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Year : 2015  |  Volume : 22  |  Issue : 3  |  Page : 174-178

Foetal congenital anomalies: An experience from a tertiary health institution in north-west nigeria (2011-2013)

1 From the Department of Obstetrics and Gynaecology, Usmanu Danfodiyo University Teaching Hospital, Sokoto, Nigeria
2 From the Departments of Obstetrics and Gynaecology, Usmanu Danfodiyo University Teaching Hospital, Sokoto, Nigeria
3 From the Department of Paediatrics, Usmanu Danfodiyo University Teaching Hospital, Sokoto, Nigeria

Correspondence Address:
Swati Singh
From the Department of Obstetrics and Gynaecology, Usmanu Danfodiyo University Teaching Hospital, Sokoto
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Source of Support: None, Conflict of Interest: None

DOI: 10.4103/1117-1936.170743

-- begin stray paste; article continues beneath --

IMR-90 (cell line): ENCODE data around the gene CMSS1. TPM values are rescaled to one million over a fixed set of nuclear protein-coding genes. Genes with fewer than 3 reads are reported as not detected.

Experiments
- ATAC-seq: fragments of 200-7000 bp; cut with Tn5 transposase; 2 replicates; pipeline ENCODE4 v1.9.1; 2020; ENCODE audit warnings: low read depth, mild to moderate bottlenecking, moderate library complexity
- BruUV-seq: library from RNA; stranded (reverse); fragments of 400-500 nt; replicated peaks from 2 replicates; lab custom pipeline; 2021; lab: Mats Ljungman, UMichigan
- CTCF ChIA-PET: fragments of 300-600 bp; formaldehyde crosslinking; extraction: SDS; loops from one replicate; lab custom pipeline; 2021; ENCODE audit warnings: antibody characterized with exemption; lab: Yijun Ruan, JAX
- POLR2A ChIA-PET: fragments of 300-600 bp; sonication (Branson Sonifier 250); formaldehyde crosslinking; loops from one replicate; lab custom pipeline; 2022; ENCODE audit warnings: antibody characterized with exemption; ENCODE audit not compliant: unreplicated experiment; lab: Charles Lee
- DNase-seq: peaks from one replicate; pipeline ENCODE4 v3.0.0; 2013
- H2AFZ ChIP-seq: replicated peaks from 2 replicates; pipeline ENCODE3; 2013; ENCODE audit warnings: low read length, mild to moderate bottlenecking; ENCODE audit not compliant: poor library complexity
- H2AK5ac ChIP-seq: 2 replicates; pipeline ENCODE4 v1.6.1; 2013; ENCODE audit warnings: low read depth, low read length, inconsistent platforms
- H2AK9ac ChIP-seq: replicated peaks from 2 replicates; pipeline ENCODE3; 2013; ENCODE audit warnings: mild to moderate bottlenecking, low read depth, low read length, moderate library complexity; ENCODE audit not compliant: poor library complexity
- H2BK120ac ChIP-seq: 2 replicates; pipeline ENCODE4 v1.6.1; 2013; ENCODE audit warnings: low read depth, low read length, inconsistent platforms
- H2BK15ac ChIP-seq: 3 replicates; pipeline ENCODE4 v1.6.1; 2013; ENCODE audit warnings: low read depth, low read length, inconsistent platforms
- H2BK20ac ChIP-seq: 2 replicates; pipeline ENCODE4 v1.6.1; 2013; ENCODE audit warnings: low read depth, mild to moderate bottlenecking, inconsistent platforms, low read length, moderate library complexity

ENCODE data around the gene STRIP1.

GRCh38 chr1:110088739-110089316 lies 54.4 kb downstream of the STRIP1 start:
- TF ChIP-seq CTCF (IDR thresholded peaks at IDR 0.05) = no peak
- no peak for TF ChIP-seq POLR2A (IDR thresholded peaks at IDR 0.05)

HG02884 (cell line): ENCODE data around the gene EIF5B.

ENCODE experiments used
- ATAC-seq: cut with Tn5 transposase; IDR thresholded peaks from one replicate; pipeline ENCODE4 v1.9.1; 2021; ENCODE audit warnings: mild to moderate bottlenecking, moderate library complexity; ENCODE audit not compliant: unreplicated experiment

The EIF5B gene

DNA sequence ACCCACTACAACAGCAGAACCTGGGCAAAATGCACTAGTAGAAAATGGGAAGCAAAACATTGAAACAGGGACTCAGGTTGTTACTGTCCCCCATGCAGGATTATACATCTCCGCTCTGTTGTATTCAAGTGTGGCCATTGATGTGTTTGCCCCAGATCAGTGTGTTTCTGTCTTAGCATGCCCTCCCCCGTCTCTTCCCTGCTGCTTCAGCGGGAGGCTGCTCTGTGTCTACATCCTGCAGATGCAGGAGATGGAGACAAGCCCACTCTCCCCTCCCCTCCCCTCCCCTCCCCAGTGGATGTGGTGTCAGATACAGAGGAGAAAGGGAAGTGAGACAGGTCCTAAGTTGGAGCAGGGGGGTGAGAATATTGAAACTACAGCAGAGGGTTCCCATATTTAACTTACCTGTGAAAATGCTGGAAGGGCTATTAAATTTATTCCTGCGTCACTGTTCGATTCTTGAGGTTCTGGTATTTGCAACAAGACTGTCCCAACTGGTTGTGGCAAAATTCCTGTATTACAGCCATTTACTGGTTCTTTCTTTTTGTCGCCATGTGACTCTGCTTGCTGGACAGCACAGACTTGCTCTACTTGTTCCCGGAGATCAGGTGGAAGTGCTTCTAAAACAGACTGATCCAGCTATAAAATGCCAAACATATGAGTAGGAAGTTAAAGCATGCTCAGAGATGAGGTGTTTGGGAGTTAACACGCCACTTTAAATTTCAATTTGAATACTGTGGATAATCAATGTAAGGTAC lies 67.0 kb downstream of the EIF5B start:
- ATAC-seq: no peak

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Background: Structural or functional defects present at birth may lead to physical or mental disabilities. They contribute significantly to perinatal morbidity and mortality. Aims and Objectives: The study aimed to determine the prevalence of congenital anomalies among women delivering in the labour room suites of a tertiary health institution in North-Western Nigeria. Various maternal risk factors were also correlated and analysed. Subjects and Methods: This was a 3-year hospital-based prospective study carried out in the Department of Obstetrics and Gynaecology in association with the Department of Paediatrics in a tertiary health care centre in North-Western Nigeria. All neonates delivered in the labour rooms were examined for congenital abnormalities (CAs) soon after birth. The study group included all live births along with stillbirths delivered after the 28th week of gestation. Those diagnosed with congenital anomaly were admitted to the special care baby unit for observation and documentation. Results: A total of 72 congenital anomalies were documented among 10,163 deliveries. Central nervous system (CNS) anomalies had the highest prevalence 34.7% (25/72) and were followed by those of the musculoskeletal system 22.2% (16/72). Spina bifida/meningocoele were the most common anomalies of the CNS 44% (11/25) followed by hydrocephaly 28% (7/25). Most of the anomalies involved single organs 59/72 (81.9%). Majority of the CA 84.7% (61/72) were prevalent within the maternal age range of 16–35 years, while 12.5% were seen in teenage pregnancy. Diagnosis of most of the anomalies was made after delivery 69.4% (50/72). History of maternal febrile illness during pregnancy was present in 75% (54/72) and in 50% (27/54) of cases with CNS anomaly. Conclusion: Central nervous system anomalies were the most prevalent congenital anomalies observed. Improved maternal health, pre-conception care, folic acid supplementation and routine foetal anomaly scan may help to reduce these anomalies.

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